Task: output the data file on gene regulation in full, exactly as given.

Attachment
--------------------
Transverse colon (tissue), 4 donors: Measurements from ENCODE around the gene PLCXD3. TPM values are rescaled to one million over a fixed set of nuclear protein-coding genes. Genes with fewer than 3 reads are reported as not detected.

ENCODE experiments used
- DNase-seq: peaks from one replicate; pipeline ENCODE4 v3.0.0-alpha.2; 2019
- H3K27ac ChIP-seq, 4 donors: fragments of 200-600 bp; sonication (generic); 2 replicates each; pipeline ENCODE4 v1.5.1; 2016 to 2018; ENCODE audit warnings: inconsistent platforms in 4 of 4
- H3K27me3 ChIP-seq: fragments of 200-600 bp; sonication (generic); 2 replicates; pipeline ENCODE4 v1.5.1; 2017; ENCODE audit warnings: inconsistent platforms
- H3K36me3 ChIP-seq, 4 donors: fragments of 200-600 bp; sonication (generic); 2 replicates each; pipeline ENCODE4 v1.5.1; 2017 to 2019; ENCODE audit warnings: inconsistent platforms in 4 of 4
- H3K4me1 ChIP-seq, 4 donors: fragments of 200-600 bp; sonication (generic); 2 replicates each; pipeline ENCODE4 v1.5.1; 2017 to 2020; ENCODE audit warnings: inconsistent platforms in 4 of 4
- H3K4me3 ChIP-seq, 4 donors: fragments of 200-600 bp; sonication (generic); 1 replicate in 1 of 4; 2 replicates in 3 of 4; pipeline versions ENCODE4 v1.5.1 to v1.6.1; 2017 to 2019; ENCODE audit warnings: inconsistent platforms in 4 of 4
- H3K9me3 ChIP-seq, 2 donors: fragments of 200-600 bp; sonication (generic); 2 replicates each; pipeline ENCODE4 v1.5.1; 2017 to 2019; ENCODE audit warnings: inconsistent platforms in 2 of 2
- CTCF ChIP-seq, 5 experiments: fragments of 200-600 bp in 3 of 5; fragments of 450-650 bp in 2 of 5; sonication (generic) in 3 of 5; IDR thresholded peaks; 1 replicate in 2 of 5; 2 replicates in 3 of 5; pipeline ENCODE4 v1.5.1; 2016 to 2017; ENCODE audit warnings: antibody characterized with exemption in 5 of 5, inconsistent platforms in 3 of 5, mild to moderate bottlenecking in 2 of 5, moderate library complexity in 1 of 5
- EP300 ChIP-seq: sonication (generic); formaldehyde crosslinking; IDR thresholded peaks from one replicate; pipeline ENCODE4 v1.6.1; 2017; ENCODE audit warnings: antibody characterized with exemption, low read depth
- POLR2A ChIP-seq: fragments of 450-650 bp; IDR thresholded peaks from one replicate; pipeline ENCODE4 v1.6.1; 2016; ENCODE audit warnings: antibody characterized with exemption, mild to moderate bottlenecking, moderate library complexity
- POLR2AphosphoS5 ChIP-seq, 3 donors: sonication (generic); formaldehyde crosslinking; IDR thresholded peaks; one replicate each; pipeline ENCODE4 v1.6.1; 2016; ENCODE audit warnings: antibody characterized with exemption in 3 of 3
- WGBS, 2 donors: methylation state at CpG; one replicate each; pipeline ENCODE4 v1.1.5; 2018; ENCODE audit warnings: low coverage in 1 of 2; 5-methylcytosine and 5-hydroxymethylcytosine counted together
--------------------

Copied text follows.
Transverse colon (tissue), 4 donors: Measurements from ENCODE around the gene PLCXD3. TPM values are rescaled to one million over a fixed set of nuclear protein-coding genes. Genes with fewer than 3 reads are reported as not detected.

ENCODE experiments used
- DNase-seq: peaks from one replicate; pipeline ENCODE4 v3.0.0-alpha.2; 2019
- H3K27ac ChIP-seq, 4 donors: fragments of 200-600 bp; sonication (generic); 2 replicates each; pipeline ENCODE4 v1.5.1; 2016 to 2018; ENCODE audit warnings: inconsistent platforms in 4 of 4
- H3K27me3 ChIP-seq: fragments of 200-600 bp; sonication (generic); 2 replicates; pipeline ENCODE4 v1.5.1; 2017; ENCODE audit warnings: inconsistent platforms
- H3K36me3 ChIP-seq, 4 donors: fragments of 200-600 bp; sonication (generic); 2 replicates each; pipeline ENCODE4 v1.5.1; 2017 to 2019; ENCODE audit warnings: inconsistent platforms in 4 of 4
- H3K4me1 ChIP-seq, 4 donors: fragments of 200-600 bp; sonication (generic); 2 replicates each; pipeline ENCODE4 v1.5.1; 2017 to 2020; ENCODE audit warnings: inconsistent platforms in 4 of 4
- H3K4me3 ChIP-seq, 4 donors: fragments of 200-600 bp; sonication (generic); 1 replicate in 1 of 4; 2 replicates in 3 of 4; pipeline versions ENCODE4 v1.5.1 to v1.6.1; 2017 to 2019; ENCODE audit warnings: inconsistent platforms in 4 of 4
- H3K9me3 ChIP-seq, 2 donors: fragments of 200-600 bp; sonication (generic); 2 replicates each; pipeline ENCODE4 v1.5.1; 2017 to 2019; ENCODE audit warnings: inconsistent platforms in 2 of 2
- CTCF ChIP-seq, 5 experiments: fragments of 200-600 bp in 3 of 5; fragments of 450-650 bp in 2 of 5; sonication (generic) in 3 of 5; IDR thresholded peaks; 1 replicate in 2 of 5; 2 replicates in 3 of 5; pipeline ENCODE4 v1.5.1; 2016 to 2017; ENCODE audit warnings: antibody characterized with exemption in 5 of 5, inconsistent platforms in 3 of 5, mild to moderate bottlenecking in 2 of 5, moderate library complexity in 1 of 5
- EP300 ChIP-seq: sonication (generic); formaldehyde crosslinking; IDR thresholded peaks from one replicate; pipeline ENCODE4 v1.6.1; 2017; ENCODE audit warnings: antibody characterized with exemption, low read depth
- POLR2A ChIP-seq: fragments of 450-650 bp; IDR thresholded peaks from one replicate; pipeline ENCODE4 v1.6.1; 2016; ENCODE audit warnings: antibody characterized with exemption, mild to moderate bottlenecking, moderate library complexity
- POLR2AphosphoS5 ChIP-seq, 3 donors: sonication (generic); formaldehyde crosslinking; IDR thresholded peaks; one replicate each; pipeline ENCODE4 v1.6.1; 2016; ENCODE audit warnings: antibody characterized with exemption in 3 of 3
- WGBS, 2 donors: methylation state at CpG; one replicate each; pipeline ENCODE4 v1.1.5; 2018; ENCODE audit warnings: low coverage in 1 of 2; 5-methylcytosine and 5-hydroxymethylcytosine counted together